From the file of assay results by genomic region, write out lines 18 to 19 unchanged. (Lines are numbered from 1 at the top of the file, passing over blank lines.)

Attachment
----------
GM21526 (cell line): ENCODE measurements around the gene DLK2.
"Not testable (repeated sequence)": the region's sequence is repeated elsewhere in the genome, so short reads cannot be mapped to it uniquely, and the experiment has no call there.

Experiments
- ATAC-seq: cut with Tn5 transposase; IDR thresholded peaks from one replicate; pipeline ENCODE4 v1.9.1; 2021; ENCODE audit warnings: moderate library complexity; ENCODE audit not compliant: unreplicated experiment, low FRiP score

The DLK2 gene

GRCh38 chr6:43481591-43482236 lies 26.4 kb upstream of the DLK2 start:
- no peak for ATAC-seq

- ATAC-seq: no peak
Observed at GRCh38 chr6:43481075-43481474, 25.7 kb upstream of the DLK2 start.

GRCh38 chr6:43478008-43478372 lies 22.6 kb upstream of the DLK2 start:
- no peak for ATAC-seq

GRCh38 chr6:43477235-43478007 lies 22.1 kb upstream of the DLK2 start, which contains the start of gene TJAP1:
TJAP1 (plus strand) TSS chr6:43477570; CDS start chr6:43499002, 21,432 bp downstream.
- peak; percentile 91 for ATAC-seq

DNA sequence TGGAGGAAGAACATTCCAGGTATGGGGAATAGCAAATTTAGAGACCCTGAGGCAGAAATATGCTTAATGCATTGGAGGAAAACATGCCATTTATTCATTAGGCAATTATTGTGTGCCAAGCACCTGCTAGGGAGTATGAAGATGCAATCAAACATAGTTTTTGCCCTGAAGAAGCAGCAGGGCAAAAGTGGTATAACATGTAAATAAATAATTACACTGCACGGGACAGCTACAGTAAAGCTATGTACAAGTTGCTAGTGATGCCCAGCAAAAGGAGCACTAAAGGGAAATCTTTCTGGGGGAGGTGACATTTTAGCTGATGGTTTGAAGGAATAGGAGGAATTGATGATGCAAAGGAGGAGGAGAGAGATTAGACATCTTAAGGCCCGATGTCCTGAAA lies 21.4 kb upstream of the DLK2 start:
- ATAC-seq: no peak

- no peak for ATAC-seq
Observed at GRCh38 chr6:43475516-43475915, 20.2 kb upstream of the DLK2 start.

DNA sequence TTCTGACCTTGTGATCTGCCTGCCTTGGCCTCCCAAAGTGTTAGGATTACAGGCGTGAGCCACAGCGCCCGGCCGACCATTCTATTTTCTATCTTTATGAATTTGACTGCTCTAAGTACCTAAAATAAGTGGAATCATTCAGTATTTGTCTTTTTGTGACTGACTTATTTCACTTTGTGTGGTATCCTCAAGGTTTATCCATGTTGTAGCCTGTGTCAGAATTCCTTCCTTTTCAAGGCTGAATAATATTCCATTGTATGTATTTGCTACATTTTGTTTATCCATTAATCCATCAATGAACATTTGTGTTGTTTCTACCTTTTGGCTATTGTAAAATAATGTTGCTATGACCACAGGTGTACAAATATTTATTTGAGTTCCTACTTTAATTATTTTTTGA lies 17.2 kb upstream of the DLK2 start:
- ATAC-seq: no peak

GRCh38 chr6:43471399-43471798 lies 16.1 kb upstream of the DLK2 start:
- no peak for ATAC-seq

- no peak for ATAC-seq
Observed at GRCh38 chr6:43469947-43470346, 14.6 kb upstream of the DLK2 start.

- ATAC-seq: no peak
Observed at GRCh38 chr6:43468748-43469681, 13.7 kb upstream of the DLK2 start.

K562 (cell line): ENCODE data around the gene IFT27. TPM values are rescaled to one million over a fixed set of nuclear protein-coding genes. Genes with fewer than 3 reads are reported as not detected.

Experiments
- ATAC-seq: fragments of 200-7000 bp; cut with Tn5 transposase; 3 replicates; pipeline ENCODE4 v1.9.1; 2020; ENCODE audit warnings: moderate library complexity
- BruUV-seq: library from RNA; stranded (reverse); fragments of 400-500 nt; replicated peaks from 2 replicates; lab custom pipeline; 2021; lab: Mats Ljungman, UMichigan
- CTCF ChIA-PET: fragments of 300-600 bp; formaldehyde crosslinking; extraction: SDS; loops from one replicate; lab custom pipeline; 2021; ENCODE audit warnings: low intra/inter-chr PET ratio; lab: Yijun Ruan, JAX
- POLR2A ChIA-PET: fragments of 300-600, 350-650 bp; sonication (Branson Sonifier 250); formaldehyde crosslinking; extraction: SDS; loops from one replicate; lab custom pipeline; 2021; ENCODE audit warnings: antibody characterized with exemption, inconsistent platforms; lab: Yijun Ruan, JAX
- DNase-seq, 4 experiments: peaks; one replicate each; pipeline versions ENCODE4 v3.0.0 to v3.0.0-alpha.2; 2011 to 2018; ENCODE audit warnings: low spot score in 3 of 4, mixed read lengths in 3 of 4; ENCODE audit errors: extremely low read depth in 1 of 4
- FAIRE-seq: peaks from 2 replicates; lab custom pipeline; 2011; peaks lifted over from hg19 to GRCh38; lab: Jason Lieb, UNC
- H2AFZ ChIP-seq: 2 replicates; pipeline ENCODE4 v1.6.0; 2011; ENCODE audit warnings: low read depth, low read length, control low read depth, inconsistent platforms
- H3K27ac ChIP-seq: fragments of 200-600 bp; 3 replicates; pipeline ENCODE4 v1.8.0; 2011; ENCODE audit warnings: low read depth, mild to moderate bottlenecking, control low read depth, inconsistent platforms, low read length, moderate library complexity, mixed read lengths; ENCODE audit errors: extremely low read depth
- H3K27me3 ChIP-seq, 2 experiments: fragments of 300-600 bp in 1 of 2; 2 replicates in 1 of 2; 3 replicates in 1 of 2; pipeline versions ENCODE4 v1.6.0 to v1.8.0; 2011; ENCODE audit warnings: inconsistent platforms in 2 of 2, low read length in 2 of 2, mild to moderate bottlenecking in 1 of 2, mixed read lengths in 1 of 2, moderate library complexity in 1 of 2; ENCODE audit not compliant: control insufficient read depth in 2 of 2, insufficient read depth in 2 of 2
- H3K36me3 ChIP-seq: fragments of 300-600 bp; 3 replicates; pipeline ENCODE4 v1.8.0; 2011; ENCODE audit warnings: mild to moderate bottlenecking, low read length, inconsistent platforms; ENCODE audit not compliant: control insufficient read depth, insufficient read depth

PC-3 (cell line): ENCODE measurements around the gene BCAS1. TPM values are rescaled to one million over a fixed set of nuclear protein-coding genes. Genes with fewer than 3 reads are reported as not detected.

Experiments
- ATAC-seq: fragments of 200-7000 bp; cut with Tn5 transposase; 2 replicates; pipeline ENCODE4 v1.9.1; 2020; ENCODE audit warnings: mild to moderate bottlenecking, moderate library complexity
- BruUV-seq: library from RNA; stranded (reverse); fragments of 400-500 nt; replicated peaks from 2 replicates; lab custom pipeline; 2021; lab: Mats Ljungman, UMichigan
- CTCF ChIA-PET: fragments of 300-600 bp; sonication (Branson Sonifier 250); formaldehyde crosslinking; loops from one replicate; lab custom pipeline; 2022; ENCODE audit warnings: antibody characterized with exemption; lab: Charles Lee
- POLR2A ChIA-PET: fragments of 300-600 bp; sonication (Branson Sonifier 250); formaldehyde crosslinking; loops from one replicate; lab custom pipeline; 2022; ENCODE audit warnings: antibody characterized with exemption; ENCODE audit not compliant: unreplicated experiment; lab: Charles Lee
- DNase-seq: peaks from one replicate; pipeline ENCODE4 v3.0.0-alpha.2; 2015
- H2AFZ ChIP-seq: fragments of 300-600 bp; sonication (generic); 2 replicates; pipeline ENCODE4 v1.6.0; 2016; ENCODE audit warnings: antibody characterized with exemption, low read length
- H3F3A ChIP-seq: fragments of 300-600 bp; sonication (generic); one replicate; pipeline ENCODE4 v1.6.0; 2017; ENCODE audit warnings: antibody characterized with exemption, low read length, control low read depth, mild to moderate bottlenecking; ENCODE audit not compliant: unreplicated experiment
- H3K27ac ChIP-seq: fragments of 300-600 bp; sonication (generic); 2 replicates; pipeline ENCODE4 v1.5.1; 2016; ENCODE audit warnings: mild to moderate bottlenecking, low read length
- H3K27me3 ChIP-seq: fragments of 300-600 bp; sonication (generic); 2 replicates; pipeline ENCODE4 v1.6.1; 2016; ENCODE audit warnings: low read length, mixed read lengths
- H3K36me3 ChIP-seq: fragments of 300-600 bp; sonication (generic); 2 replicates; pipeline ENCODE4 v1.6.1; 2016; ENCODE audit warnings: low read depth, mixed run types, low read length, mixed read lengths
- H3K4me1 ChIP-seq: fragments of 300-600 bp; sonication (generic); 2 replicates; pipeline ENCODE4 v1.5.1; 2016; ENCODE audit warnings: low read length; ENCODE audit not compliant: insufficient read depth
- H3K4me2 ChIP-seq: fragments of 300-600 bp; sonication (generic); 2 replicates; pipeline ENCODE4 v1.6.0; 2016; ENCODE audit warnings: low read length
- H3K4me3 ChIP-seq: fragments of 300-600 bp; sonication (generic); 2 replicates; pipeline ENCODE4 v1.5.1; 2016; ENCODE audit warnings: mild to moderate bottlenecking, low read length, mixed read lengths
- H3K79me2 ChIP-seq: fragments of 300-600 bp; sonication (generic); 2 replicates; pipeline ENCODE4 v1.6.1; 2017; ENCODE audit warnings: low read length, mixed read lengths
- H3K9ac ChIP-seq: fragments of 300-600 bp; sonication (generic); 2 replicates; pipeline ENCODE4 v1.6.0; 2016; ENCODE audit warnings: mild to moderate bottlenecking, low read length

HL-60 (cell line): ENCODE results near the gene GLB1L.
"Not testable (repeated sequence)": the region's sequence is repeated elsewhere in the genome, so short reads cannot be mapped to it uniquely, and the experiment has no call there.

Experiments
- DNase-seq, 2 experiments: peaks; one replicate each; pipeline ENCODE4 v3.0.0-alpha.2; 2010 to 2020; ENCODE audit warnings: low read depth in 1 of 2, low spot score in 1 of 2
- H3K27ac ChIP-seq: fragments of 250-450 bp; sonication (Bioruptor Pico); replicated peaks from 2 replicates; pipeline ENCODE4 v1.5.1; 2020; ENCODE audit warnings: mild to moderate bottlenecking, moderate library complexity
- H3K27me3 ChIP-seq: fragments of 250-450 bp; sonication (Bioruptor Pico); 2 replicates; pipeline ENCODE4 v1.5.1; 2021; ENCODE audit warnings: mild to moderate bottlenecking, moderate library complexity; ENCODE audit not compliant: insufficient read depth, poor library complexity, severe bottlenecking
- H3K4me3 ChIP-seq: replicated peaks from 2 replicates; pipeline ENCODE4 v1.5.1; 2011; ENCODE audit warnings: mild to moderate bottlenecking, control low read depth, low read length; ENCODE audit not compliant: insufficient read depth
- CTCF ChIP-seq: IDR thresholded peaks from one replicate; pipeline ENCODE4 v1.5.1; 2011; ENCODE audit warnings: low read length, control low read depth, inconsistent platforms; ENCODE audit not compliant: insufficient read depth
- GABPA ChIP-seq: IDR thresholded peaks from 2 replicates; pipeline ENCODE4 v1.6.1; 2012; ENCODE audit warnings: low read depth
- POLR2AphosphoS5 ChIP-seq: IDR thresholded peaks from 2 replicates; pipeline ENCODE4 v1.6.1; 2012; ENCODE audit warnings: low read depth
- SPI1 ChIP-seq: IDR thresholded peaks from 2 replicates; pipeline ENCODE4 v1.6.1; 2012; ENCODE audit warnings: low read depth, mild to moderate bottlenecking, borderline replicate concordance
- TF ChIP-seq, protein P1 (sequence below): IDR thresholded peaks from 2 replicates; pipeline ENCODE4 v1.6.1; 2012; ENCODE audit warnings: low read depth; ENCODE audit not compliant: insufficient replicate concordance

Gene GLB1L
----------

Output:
Observed at GRCh38 chr6:43475516-43475915, 20.2 kb upstream of the DLK2 start.

DNA sequence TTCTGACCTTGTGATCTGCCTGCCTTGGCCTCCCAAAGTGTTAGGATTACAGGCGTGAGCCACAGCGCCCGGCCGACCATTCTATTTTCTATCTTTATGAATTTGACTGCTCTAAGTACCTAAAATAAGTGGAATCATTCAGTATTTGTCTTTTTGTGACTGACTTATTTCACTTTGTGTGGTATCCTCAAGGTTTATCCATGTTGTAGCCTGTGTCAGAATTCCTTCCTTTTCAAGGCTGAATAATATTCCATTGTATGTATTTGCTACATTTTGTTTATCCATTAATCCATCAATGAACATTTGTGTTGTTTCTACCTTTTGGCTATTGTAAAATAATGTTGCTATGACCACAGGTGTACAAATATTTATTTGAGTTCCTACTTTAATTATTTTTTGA lies 17.2 kb upstream of the DLK2 start: